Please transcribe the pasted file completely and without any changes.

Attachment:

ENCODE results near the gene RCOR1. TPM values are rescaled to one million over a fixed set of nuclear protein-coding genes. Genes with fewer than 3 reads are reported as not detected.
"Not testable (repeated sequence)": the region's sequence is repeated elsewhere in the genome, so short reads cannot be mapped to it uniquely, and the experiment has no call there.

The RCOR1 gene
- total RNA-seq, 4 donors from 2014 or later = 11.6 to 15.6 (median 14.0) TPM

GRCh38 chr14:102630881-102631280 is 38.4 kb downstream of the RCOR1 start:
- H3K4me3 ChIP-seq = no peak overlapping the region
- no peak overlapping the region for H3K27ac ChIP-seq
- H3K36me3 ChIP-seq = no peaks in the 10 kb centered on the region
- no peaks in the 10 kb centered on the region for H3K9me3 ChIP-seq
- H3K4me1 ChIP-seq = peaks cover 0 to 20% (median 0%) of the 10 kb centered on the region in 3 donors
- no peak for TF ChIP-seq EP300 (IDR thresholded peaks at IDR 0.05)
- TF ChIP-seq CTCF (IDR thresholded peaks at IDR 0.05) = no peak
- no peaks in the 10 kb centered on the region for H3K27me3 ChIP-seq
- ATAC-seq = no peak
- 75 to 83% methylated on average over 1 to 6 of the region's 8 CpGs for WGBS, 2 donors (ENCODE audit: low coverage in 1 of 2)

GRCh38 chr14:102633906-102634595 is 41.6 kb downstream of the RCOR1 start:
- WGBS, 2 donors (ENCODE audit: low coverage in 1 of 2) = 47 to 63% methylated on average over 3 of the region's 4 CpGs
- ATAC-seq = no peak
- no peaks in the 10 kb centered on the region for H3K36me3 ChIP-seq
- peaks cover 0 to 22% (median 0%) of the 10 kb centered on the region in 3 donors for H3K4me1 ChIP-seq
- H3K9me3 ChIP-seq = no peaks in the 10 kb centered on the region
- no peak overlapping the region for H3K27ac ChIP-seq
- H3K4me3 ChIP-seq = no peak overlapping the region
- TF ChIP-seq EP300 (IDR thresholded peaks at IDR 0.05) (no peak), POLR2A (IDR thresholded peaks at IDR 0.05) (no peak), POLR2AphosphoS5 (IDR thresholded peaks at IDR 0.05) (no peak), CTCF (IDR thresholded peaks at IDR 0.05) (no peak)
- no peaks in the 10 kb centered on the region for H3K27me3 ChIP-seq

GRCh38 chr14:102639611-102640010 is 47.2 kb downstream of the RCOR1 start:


ENCODE results near the gene RCOR1. TPM values are rescaled to one million over a fixed set of nuclear protein-coding genes. Genes with fewer than 3 reads are reported as not detected.
"Not testable (repeated sequence)": the region's sequence is repeated elsewhere in the genome, so short reads cannot be mapped to it uniquely, and the experiment has no call there.

The RCOR1 gene
- total RNA-seq, 4 donors from 2014 or later = 11.6 to 15.6 (median 14.0) TPM

GRCh38 chr14:102630881-102631280 is 38.4 kb downstream of the RCOR1 start:
- H3K4me3 ChIP-seq = no peak overlapping the region
- no peak overlapping the region for H3K27ac ChIP-seq
- H3K36me3 ChIP-seq = no peaks in the 10 kb centered on the region
- no peaks in the 10 kb centered on the region for H3K9me3 ChIP-seq
- H3K4me1 ChIP-seq = peaks cover 0 to 20% (median 0%) of the 10 kb centered on the region in 3 donors
- no peak for TF ChIP-seq EP300 (IDR thresholded peaks at IDR 0.05)
- TF ChIP-seq CTCF (IDR thresholded peaks at IDR 0.05) = no peak
- no peaks in the 10 kb centered on the region for H3K27me3 ChIP-seq
- ATAC-seq = no peak
- 75 to 83% methylated on average over 1 to 6 of the region's 8 CpGs for WGBS, 2 donors (ENCODE audit: low coverage in 1 of 2)

GRCh38 chr14:102633906-102634595 is 41.6 kb downstream of the RCOR1 start:
- WGBS, 2 donors (ENCODE audit: low coverage in 1 of 2) = 47 to 63% methylated on average over 3 of the region's 4 CpGs
- ATAC-seq = no peak
- no peaks in the 10 kb centered on the region for H3K36me3 ChIP-seq
- peaks cover 0 to 22% (median 0%) of the 10 kb centered on the region in 3 donors for H3K4me1 ChIP-seq
- H3K9me3 ChIP-seq = no peaks in the 10 kb centered on the region
- no peak overlapping the region for H3K27ac ChIP-seq
- H3K4me3 ChIP-seq = no peak overlapping the region
- TF ChIP-seq EP300 (IDR thresholded peaks at IDR 0.05) (no peak), POLR2A (IDR thresholded peaks at IDR 0.05) (no peak), POLR2AphosphoS5 (IDR thresholded peaks at IDR 0.05) (no peak), CTCF (IDR thresholded peaks at IDR 0.05) (no peak)
- no peaks in the 10 kb centered on the region for H3K27me3 ChIP-seq

GRCh38 chr14:102639611-102640010 is 47.2 kb downstream of the RCOR1 start: